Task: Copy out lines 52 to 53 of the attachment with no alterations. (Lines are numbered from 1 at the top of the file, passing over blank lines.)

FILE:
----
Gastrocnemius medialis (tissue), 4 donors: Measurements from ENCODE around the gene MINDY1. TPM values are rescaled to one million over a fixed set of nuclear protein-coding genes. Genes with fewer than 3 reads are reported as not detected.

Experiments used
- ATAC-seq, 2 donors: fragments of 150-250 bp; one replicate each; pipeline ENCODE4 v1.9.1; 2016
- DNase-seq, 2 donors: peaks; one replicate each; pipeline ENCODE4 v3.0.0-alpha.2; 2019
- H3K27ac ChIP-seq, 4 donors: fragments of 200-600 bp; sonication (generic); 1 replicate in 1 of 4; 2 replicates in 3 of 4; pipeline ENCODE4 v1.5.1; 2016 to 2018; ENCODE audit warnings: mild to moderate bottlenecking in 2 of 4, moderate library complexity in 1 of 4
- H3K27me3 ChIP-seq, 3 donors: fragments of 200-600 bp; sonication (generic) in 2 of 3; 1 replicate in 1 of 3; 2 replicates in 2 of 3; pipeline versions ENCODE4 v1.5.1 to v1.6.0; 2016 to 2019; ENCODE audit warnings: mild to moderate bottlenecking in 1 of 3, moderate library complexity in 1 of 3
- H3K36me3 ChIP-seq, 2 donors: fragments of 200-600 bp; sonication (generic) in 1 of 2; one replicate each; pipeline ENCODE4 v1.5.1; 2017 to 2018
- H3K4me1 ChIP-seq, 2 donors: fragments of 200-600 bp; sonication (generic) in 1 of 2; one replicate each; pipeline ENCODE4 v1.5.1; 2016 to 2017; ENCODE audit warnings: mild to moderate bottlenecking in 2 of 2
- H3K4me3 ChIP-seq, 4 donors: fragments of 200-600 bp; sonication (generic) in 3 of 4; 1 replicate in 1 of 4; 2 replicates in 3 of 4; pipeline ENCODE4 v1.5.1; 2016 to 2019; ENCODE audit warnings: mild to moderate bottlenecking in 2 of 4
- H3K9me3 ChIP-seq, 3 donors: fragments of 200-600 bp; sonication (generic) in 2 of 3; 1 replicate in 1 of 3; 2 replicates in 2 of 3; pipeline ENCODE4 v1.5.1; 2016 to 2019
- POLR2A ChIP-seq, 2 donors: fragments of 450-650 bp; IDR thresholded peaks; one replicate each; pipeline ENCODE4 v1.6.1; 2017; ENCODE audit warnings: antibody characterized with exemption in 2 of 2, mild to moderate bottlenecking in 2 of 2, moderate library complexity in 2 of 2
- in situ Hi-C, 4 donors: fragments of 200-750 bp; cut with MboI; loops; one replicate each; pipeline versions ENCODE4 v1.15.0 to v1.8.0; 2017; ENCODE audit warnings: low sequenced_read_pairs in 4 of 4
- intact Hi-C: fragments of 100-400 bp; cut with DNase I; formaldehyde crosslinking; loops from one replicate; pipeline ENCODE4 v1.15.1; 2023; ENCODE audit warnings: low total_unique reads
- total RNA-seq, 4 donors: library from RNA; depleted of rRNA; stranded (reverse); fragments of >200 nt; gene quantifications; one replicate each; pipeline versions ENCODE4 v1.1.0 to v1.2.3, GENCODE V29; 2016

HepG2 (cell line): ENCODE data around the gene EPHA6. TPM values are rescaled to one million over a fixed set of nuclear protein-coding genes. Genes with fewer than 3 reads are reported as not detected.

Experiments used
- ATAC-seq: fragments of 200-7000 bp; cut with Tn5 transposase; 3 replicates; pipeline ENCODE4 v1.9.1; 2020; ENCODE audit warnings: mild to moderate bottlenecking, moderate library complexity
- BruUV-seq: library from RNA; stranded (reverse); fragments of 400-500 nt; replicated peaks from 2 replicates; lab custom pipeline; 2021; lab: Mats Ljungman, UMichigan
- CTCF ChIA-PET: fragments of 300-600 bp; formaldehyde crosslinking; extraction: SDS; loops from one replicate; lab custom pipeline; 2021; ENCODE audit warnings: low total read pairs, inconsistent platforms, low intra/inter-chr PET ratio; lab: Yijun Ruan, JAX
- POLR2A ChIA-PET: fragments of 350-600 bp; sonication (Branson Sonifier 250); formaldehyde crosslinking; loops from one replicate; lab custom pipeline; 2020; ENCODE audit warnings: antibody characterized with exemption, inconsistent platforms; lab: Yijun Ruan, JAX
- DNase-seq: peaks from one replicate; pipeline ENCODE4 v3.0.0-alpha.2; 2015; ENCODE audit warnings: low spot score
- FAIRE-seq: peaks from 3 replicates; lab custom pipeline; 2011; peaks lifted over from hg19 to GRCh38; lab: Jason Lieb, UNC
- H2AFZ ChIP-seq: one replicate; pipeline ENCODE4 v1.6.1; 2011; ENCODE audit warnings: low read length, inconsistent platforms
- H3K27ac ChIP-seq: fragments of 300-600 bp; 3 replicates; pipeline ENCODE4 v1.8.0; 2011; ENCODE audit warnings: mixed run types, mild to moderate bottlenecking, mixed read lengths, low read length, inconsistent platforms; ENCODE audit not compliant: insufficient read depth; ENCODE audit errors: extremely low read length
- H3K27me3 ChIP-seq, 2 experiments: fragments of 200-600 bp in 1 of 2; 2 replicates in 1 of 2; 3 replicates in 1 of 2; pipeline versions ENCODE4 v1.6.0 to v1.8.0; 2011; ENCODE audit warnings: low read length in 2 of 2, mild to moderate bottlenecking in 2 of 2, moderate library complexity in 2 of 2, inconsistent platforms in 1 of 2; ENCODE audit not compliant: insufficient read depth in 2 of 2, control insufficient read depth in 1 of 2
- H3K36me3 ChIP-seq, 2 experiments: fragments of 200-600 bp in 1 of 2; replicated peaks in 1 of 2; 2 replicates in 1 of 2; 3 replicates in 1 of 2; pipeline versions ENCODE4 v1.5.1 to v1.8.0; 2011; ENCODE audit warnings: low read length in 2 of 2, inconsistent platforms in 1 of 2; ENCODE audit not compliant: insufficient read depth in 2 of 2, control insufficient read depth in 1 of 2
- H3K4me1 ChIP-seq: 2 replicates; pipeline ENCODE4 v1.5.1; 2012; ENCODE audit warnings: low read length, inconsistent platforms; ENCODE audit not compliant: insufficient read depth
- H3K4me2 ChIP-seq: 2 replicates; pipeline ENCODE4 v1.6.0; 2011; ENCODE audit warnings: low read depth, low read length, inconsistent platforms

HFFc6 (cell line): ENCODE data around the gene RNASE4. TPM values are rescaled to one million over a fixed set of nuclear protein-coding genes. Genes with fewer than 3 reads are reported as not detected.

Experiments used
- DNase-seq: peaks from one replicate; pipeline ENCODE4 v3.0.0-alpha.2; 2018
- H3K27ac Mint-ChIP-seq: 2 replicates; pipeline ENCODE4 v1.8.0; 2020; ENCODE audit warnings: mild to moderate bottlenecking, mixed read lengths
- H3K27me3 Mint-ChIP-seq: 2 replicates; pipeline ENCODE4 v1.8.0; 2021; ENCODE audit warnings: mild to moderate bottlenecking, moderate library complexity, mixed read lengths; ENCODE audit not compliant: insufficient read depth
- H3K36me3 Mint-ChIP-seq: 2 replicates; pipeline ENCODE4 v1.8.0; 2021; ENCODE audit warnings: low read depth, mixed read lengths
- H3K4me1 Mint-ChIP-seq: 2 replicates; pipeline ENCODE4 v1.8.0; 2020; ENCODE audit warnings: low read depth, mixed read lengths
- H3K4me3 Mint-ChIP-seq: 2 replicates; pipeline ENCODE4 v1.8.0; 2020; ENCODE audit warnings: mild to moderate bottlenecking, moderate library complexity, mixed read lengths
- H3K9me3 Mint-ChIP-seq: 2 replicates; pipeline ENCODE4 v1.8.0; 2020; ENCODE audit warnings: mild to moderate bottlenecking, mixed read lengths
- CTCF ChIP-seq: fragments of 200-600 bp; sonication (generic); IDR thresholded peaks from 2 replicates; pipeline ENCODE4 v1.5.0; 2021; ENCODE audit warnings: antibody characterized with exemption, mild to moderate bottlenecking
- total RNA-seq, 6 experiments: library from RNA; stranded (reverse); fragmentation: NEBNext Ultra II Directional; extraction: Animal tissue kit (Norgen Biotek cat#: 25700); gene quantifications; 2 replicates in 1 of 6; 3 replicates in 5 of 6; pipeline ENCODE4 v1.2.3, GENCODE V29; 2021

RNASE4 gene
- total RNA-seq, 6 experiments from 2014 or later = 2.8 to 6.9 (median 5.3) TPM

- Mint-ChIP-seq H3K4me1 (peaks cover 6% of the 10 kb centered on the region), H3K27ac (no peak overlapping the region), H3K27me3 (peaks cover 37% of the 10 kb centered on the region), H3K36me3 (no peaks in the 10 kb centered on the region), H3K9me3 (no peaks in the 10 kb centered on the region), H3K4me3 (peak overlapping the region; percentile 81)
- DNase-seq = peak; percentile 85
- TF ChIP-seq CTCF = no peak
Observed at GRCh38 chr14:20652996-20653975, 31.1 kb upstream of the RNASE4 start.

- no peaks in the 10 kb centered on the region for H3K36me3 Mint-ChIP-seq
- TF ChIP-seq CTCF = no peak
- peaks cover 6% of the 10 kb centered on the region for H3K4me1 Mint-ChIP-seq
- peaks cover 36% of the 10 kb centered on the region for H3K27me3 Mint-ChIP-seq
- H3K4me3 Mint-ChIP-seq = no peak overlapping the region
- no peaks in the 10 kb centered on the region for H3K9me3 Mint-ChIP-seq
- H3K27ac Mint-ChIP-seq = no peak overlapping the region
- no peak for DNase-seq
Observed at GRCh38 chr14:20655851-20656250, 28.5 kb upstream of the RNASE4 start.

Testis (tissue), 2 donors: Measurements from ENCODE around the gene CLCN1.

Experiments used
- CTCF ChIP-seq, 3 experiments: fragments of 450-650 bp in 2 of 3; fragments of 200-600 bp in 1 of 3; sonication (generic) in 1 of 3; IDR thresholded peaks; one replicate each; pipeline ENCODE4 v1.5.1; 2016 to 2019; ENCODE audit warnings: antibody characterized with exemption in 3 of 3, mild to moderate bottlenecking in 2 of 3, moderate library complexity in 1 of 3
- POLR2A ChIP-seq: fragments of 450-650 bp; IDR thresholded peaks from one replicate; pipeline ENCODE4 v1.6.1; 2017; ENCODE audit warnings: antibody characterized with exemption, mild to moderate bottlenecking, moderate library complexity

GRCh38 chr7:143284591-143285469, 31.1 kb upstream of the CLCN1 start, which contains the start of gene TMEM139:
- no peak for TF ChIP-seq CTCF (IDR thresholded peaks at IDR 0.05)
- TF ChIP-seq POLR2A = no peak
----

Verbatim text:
- H3K27ac Mint-ChIP-seq = no peak overlapping the region
- no peak for DNase-seq